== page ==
We also want to give a huge shout-out to our own lion; Logie. Logie is the library’s mascot. Why a lion you may ask, well it’s all due to the Lion’s Gate Garden at Merchiston Campus. And you all named him back in 2019, a shortened version of logarithms which was invented by John Napier. He has been with us ever since, proudly promoting our libraries.

 

Photo of Logie the Lion at Merchiston Library

Photo of Logie the Lion at Merchiston Library

You can find out more about these majestic creatures by following the hashtag #WorldLionDay on Twitter,  the Big Cat Rescue or watching some documentaries on BOB (Box Of Broadcasts)!

https://learningonscreen.ac.uk/ondemand/index.php/prog/01B2B371?bcast=133938976

 

While it may seem doom and gloom, raising awareness matters and individuals can make a difference. The demand to tackle climate change and to take care of our natural environment is there. Let’s join Logie and roar for the lions.

 

By Maya Green

A day in the life of a Library Assistant

A day in the life of a Library Assistant

Have you ever wondered what else Library Assistants do when they aren’t at the desk?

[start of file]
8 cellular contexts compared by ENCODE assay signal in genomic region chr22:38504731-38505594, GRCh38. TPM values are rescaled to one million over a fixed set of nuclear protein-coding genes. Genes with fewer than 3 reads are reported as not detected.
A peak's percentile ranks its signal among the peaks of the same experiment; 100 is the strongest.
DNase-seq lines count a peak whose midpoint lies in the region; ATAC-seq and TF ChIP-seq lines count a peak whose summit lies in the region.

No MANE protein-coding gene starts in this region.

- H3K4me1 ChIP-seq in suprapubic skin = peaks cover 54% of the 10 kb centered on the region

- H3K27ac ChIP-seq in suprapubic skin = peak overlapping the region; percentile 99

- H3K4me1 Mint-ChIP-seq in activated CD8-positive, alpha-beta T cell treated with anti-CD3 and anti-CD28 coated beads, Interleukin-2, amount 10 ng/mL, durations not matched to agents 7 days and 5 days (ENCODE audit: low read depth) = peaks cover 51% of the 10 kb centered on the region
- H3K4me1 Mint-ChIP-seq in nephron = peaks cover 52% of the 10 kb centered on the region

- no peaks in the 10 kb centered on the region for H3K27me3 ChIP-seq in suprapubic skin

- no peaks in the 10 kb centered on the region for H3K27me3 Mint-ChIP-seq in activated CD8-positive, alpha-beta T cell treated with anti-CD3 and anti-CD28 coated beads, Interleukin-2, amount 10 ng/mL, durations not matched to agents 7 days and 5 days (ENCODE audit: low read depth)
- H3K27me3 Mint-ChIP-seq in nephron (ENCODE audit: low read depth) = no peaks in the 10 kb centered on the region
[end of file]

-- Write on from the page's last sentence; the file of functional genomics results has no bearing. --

Starting our Day

Our day begins with emptying the book return bins as we check all returns to see if they have been requested or belong to another campus. If they belong to another campus or are requested at another campus, they will be put into our library crates for the porters to pick up and deliver.

We will check the library for any repairs and take any lost property to security.

The MFDs must be checked to see if the paper needs filled or if there are any issues that need to be resolved, for example, paper jams.

Using ALMA, our library management system, we compile a list of requested books and process them for the Click and Collect shelf. Any requests for postal loan users are parcelled up and put in the post.

 

 

Picture of books on a library shelf

Picture of books on a library shelf

 

We also use ALMA to generate other lists such as the missing list.

We can check our bookshelves to see if any of the missing items are there.

Our lapsafes are checked daily to make sure all laptops and chargers have been correctly returned.

During the day

We scan the bookshelves with our hand-held scanners to check for missing and mis-shelved items. We process new books and journals as they arrive and put them out on the shelves.

There is a procedure for all our tasks, and these are updated as necessary and receive an annual check.